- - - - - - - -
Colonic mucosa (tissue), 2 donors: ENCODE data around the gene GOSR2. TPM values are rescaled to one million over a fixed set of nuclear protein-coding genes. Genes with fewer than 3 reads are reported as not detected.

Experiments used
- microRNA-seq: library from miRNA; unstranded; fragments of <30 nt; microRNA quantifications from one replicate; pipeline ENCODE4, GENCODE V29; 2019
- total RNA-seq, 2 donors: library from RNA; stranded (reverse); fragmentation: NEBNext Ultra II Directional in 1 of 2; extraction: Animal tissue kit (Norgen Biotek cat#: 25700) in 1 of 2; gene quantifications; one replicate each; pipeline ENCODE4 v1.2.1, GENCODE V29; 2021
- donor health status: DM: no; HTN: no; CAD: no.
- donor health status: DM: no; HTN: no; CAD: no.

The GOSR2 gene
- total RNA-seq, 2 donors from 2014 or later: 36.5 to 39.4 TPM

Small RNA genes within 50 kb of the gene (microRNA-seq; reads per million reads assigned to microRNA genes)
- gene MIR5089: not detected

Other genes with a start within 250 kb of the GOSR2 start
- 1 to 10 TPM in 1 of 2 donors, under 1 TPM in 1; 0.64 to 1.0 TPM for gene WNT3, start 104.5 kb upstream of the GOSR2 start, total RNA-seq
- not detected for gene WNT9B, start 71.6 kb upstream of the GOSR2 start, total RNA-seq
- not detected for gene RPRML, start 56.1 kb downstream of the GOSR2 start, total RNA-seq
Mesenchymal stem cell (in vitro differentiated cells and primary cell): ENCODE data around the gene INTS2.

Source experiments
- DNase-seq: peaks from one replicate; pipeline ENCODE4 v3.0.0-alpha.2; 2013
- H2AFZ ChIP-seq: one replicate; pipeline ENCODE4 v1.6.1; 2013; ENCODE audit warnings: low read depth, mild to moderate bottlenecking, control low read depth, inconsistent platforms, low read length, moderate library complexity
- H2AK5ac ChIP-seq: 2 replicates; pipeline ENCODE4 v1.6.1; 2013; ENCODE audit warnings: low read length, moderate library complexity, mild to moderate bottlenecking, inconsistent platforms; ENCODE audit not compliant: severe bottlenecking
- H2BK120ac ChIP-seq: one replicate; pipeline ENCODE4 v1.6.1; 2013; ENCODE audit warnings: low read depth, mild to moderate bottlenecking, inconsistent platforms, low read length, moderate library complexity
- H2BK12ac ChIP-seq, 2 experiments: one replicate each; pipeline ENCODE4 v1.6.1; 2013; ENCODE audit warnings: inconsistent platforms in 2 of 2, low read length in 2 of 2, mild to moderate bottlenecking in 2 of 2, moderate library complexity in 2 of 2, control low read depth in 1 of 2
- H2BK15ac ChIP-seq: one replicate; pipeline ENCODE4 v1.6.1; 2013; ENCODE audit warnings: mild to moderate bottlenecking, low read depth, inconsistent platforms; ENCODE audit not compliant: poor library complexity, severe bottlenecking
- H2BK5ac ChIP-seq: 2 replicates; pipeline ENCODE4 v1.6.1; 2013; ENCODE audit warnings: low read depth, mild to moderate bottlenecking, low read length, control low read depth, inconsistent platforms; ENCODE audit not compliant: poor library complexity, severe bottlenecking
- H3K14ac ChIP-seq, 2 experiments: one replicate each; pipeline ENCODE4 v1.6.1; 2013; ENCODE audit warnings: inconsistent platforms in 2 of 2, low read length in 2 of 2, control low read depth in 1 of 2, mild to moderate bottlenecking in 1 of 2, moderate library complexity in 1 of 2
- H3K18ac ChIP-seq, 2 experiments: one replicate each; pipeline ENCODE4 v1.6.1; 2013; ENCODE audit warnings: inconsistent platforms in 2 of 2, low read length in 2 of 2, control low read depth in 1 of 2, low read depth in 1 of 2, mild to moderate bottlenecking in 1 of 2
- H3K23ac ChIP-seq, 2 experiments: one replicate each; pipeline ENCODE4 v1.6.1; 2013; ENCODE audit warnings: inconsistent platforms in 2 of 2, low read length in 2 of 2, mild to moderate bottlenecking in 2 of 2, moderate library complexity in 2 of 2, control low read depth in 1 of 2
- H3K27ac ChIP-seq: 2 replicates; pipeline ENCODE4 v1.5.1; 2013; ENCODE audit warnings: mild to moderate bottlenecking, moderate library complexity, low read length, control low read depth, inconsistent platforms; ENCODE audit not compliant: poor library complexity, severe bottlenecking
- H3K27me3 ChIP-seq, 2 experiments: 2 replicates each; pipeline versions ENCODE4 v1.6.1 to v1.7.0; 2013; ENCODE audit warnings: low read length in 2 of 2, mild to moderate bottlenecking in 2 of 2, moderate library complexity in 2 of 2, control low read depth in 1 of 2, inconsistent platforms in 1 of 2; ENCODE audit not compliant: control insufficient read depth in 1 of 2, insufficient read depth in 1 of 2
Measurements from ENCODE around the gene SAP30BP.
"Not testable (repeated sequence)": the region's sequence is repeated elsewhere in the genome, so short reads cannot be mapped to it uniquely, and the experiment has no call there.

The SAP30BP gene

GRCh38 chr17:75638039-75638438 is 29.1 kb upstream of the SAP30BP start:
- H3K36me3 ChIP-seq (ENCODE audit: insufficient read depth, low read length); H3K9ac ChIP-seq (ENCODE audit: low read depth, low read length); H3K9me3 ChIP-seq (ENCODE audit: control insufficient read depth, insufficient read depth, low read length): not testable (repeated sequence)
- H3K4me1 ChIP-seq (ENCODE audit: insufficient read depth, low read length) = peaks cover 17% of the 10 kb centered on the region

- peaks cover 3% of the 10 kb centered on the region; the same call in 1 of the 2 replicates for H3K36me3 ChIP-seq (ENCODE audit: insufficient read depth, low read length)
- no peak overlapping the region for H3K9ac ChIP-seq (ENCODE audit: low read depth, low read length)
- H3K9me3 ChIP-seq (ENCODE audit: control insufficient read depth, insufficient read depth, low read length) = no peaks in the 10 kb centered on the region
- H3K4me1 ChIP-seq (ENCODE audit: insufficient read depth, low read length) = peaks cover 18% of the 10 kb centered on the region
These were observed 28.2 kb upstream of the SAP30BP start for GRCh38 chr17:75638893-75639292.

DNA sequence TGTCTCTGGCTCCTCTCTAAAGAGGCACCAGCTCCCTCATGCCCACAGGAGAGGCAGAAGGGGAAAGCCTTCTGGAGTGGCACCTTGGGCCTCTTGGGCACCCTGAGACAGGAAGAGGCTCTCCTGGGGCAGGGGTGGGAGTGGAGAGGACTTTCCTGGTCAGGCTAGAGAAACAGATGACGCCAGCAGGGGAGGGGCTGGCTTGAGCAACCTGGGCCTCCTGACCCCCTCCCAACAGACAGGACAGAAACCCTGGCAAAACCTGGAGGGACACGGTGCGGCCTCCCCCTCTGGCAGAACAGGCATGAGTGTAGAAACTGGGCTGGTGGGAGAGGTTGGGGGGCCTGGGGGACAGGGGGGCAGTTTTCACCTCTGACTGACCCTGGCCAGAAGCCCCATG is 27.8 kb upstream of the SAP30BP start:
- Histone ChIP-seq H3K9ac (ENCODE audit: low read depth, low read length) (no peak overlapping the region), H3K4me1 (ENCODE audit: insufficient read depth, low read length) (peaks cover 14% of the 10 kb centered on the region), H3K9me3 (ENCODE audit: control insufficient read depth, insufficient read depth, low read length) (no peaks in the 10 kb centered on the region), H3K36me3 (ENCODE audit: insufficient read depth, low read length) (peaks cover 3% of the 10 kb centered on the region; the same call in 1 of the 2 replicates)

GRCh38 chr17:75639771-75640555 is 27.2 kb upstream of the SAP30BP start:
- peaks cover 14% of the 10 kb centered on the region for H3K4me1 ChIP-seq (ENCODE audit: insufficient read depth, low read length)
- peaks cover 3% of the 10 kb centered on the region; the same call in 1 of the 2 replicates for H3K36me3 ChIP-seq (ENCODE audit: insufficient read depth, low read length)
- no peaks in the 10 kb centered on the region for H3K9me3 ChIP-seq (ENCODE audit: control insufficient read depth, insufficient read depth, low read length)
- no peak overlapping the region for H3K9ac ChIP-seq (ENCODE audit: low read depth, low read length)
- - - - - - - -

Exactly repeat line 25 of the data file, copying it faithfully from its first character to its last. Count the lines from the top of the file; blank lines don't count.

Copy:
- H3K18ac ChIP-seq, 2 experiments: one replicate each; pipeline ENCODE4 v1.6.1; 2013; ENCODE audit warnings: inconsistent platforms in 2 of 2, low read length in 2 of 2, control low read depth in 1 of 2, low read depth in 1 of 2, mild to moderate bottlenecking in 1 of 2